Lovely little town – medieval – everything in the book – All of us gay & enthusiastic – the beautiful cathedral, Roley reckoned the finest in France & I believe him. Knocks the Notre Dame Paris, into a cocked hat. Perfect Gothic stone figures guarding the entrance to the Lord. 700 years or more since the western soul soared through the immobile stone to seek a mystic union with the things that move us all. The front right & oldest tower embodying a simplicity & perfection of line, not to be recaptured in the rest of the building. – (These things took generations to complete). The setting light – the grey – It must be a French grey – perfectly holding the form without shadow. Inside, so dark, and the last light filtering through the coloured jewels in lead. Windows that shone like neons in a sea of midnight velvet. Behind us, out of the interior murk silhouetted figures & a mother with a pram silently as a photograph passing through the stations of the filtered light. On the right in equal & untouchable gloom – the epiphany of the lighted candles – and the bended devout. High up – high as the seeming sky – in the radiant windows. Jewels – seeable – memorable – and indescribable. All of which had a terrible effect on my high animal spirits. The flesh abased made you realise something – damn it all – It’s hard to describe without getting too precious on paper – I could tell you darling, when I have my head in your lap, and against your breast, and you ask me to ramble on, & you’ll understand, because you’ll feel my heart, and I’ll mean it, even if it is incoherent & sooky, to anyone else. But you, who love me, and know that I want to get it all out before it chokes me & I must get some of it to you tonight even if it is 3 o’clock in the morning. I want you to be me, & have it too. Right inside me – In my heart – I can put you there because, now I know you belong there, and that somehow, no row will ever be bitter again. Because I have learnt I need you. And love you. This has made me quite shaky. And I’m not even high. Chartres Cathedral de Notre Dame shook me. I was just in that uninhabited state to be perfectly timed for it. It’s about 45 miles from Paris, but before I go to London I am going to get the train up there to spend a day. I want you very much indeed.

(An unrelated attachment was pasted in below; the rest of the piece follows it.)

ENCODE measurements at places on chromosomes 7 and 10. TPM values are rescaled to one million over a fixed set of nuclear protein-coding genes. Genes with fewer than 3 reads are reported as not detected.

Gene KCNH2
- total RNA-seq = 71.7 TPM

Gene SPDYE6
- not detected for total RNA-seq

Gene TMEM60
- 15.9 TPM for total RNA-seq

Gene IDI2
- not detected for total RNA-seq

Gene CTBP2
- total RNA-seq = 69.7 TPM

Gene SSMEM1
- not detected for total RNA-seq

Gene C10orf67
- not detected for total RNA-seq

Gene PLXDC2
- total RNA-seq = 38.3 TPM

We had a couple of beers before coming back but Chartres had fixed us. The party was over. After returning we picked up a woman journalist from the Daily Express & had a light meal & went to see a hour long movie [Le mystère Picasso] on Picasso & how he works. This show really did me to a turn. It was completely fascinating. With some new techniques (movie) it showed through the back of his (say canvas) the lines & colours as he put them down – Also later how he composed & decomposed a full time serious picture – Showed all his trials & errors & erasures & final destruction of a painting. It was the most illuminating piece of movie reporting it is possible to imagine. A bloody superb picture – am going to see that again too. Darling, I must finish & get to bed. Even Paris has not been able to support the showing of this picture on Picasso to the extent it deserves – so probably it will never get to Australia. It is highly esoteric & technical & marvellous. So you can see, all in all darling it has been the moistest day I have had since I left home – and it has left me very taut indeed. I am tired, but my mind is going madly like a cretin clock. Forgive me for writing this darling but it will help unwind me and I’d so much like to give you a fuck full with a great deal of love. From your Bill. XXXX
Please translate some of this for Graham. Tell him I know he will understand I can’t write separate letters, more love
This is the Eiffel Tower with the Seine River behind and in the background is part of the Paris city – an enormous place with over 3,000,000 people living in it. I have not been up the Eiffel Tower yet but hope to and from there see all of Paris. You read about it in Colliers Encyclopedia. As many hugs and kisses for you as there are people in Paris.
Wed 24-Oct-56: Wandered all round the shopping areas & saw Sacre-Coeur church in morning – went to Lido night club. Up very late.
Thu 25-Oct-56: Longchamp – went to Longchamp race course in afternoon & cooked Chinese grub in Roley’s flat in evening.
33 Rue St Augustin [33 Quai des Grands Augustins]
Wed or rather Thursday
The 25th Oct 1956